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affected afforded allowed amongst appeared approach arms arrived attention beauty became bestowed brother brought called Captain CHAPTER character command course dear delight Dublin duty entered expression eyes face fair father favour feelings felt five followed formed four gave girl give half hand happy head heard heart honour hope hour Irish John kind lady late leave letter lieutenant lived look Lord Maria meet miles mind Miss morning nature nearly never night observation officer once party passed person pleasure poor present promise quarters reached ready received recruits regiment rendered respect road Robin seemed sergeant shillings short side soldier soon spirits Temple termed thing thought tion took town turned whole widow wife wish woman young youth
Page 1 - The web of our life is of a mingled yarn, good and ill together : our virtues would be proud if our faults whipped them not; and our crimes would despair if they were not cherished by our virtues.
Page 175 - Under the greenwood tree Who loves to lie with me, And tune his merry note Unto the sweet bird's throat-- Come hither, come hither, come hither! Here shall we see No enemy But winter and rough weather. Who doth ambition shun And loves to live i' the sun, Seeking the food he eats And pleased with what he gets-- Come hither, come hither, come hither!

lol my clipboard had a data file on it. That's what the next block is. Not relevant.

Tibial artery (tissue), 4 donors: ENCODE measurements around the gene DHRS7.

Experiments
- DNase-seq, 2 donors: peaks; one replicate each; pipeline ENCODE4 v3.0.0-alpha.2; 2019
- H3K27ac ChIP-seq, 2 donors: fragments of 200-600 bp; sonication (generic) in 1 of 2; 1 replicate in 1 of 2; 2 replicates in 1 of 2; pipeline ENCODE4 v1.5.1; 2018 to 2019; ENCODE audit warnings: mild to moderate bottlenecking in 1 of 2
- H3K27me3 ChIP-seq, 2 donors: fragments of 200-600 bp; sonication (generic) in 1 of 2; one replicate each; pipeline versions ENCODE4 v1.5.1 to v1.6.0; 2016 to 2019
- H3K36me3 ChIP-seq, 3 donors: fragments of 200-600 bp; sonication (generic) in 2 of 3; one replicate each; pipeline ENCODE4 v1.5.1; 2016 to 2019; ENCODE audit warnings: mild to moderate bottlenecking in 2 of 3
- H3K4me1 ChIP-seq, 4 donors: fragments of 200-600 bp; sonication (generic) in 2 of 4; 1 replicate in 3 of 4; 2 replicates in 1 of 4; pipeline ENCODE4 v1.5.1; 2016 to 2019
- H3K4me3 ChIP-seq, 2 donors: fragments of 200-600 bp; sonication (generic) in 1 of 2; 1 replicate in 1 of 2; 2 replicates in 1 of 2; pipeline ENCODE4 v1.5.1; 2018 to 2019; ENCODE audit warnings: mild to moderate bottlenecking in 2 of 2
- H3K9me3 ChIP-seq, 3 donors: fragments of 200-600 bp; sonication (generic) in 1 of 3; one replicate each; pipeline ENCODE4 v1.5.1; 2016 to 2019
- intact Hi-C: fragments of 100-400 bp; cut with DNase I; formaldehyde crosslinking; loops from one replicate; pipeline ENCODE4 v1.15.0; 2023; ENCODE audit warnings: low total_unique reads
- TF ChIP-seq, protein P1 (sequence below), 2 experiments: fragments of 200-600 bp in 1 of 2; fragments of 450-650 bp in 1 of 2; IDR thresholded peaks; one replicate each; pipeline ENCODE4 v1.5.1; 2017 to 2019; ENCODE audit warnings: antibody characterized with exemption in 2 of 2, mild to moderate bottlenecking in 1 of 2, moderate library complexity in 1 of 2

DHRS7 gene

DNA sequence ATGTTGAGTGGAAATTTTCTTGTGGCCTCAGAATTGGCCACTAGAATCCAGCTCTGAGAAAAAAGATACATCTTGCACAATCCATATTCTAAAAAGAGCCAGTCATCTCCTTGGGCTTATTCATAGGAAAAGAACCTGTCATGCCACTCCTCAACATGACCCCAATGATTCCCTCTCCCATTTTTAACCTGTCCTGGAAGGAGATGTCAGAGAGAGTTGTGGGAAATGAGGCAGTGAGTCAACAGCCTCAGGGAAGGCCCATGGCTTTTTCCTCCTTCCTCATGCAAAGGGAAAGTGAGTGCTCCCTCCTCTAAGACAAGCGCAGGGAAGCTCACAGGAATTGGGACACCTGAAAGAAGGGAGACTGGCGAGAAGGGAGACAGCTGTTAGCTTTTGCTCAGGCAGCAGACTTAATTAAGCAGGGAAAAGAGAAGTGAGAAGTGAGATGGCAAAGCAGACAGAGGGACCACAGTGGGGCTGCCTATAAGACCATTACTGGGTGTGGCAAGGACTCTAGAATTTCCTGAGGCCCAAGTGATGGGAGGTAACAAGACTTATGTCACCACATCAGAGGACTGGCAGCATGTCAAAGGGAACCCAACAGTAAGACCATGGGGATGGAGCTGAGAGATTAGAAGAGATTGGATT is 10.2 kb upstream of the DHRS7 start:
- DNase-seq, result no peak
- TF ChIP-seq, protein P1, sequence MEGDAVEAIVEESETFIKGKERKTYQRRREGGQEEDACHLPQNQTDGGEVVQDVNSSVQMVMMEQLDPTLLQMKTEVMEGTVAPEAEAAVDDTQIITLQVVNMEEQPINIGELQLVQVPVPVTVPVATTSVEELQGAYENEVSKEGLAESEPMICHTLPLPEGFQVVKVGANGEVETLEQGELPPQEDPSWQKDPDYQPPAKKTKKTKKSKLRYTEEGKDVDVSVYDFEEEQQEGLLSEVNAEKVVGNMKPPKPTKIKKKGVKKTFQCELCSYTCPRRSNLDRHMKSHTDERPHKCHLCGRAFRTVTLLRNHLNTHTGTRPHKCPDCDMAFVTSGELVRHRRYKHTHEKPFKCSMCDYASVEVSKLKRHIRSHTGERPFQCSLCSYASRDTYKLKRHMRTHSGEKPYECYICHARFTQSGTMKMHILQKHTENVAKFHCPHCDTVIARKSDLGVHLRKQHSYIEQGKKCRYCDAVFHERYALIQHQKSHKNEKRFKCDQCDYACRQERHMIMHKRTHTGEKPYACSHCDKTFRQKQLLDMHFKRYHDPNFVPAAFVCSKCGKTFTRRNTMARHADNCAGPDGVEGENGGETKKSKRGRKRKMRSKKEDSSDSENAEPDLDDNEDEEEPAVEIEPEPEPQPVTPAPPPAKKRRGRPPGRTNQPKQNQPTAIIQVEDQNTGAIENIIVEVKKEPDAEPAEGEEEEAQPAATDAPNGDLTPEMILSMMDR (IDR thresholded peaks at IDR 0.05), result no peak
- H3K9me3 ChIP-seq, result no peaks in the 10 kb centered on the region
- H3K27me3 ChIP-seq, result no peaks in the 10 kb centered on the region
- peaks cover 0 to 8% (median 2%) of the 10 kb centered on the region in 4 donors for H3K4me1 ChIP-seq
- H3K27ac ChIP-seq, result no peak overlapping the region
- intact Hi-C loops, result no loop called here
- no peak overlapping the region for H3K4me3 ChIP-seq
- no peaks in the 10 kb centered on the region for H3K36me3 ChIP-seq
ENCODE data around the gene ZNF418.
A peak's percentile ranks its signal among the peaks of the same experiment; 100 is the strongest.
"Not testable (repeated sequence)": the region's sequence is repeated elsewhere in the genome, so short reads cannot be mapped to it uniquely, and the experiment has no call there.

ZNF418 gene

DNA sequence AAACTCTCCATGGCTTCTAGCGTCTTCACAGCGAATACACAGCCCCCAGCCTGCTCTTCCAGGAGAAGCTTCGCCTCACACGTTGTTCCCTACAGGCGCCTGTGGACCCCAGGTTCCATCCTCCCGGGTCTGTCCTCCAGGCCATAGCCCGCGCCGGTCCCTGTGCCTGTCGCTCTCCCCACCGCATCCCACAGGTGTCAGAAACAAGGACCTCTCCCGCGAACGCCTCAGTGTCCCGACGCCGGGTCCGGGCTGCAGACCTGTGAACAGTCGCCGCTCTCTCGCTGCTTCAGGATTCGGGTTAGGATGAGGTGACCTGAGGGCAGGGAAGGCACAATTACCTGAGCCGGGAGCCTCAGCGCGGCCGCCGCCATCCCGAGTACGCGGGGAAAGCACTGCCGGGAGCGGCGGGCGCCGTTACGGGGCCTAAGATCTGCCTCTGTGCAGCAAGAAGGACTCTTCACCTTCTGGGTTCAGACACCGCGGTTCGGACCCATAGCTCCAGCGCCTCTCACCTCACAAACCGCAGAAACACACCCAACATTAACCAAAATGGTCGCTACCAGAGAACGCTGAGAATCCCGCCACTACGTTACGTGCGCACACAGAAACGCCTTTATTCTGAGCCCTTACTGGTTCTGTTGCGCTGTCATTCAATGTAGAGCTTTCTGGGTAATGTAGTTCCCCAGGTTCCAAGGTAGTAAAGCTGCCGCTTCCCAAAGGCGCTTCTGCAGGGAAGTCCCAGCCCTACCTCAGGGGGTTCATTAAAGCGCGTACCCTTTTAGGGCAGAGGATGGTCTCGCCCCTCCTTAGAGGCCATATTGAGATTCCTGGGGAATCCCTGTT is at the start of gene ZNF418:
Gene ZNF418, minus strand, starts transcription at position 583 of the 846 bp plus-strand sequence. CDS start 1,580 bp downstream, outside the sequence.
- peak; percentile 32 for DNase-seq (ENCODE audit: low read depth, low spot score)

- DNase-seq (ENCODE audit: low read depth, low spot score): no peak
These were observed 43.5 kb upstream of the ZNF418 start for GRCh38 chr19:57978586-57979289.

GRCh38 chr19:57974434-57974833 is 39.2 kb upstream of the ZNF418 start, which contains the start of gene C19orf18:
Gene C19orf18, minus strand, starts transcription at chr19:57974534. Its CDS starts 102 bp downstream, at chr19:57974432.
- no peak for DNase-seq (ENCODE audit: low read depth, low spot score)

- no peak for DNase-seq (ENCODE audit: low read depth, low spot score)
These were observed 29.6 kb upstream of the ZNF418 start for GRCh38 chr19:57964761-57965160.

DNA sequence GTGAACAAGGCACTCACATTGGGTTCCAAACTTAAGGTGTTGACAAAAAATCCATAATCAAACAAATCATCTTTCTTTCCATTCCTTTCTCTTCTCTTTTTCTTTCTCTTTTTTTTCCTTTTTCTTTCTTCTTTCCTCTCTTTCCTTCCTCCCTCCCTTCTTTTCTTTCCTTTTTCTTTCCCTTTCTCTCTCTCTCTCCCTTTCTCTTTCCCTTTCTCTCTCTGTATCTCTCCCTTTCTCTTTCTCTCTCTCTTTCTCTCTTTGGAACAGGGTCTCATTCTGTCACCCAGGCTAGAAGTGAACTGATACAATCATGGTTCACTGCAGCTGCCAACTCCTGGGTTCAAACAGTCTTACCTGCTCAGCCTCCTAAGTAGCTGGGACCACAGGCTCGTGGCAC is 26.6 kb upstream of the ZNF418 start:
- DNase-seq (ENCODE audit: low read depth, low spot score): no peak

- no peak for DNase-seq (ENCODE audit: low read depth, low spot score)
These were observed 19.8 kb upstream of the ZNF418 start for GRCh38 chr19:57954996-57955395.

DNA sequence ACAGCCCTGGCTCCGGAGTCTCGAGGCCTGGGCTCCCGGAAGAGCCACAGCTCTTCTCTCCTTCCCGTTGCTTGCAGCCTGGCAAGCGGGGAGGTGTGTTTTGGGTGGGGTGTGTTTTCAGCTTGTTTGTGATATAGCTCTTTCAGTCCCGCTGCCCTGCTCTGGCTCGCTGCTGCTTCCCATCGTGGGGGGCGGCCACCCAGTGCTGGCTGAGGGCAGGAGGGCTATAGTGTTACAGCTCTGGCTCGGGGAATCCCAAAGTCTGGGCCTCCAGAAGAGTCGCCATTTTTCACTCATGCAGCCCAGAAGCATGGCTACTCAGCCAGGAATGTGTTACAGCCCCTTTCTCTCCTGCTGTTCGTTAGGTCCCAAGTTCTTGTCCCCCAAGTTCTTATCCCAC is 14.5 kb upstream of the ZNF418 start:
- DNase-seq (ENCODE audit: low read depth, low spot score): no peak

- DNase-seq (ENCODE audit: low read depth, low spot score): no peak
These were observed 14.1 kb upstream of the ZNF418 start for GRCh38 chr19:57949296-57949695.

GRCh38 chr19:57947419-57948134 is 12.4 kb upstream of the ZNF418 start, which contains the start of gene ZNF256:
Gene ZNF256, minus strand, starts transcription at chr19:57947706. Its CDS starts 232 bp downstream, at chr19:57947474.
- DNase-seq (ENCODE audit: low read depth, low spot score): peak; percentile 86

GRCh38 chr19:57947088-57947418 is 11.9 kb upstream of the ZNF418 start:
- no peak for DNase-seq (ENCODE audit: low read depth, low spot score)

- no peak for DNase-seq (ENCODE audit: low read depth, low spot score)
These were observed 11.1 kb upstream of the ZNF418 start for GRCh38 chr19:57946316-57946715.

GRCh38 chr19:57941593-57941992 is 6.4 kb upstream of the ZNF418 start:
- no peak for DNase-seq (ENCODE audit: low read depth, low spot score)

Page 115 - Out of my grief and my impatience, Answer'd neglectingly I know not what, He should, or he should not; for he made me mad, To see him shine so brisk and smell so sweet...
Page 86 - And let th' aspiring youth beware of love, Of the smooth glance beware; for 'tis too late, When on his heart the torrent softness pours. Then wisdom prostrate lies, and fading fame Dissolves in air away ; while the fond soul, Wrapt in gay visions of unreal bliss, Still paints th' illusive form ; the kindling grace ; Th...
Page 150 - She never told her love, But let concealment, like a worm i' the bud, Feed on her damask cheek : she pined in thought, And with a green and yellow melancholy She sat like patience on a monument, Smiling at grief.
Page 11 - Full are thy cities with the sons of Art; And trade, and joy, in every busy street, Mingling are heard; even Drudgery himself, As at the car he sweats, or dusty hews The palace stone, looks gay. Thy crowded ports, Where rising masts an endless prospect yield, With labour burn...
Page 182 - Oh ! what was love made for, if 'tis not the same Through joy and through torment, through glory and shame ? I know not, I ask not, if guilt's in that heart, I but know that I love thee, whatever thou art.
Page 123 - tis in my custody. Oth. Ha! lago. O, beware, my lord, of jealousy ; It is the green-eyed monster, which doth mock The meat it feeds on : that cuckold lives in bliss Who, certain of his fate, loves not his wronger ; But, O, what damned minutes tells he o'er Who dotes, yet doubts, suspects, yet strongly loves ! Oth.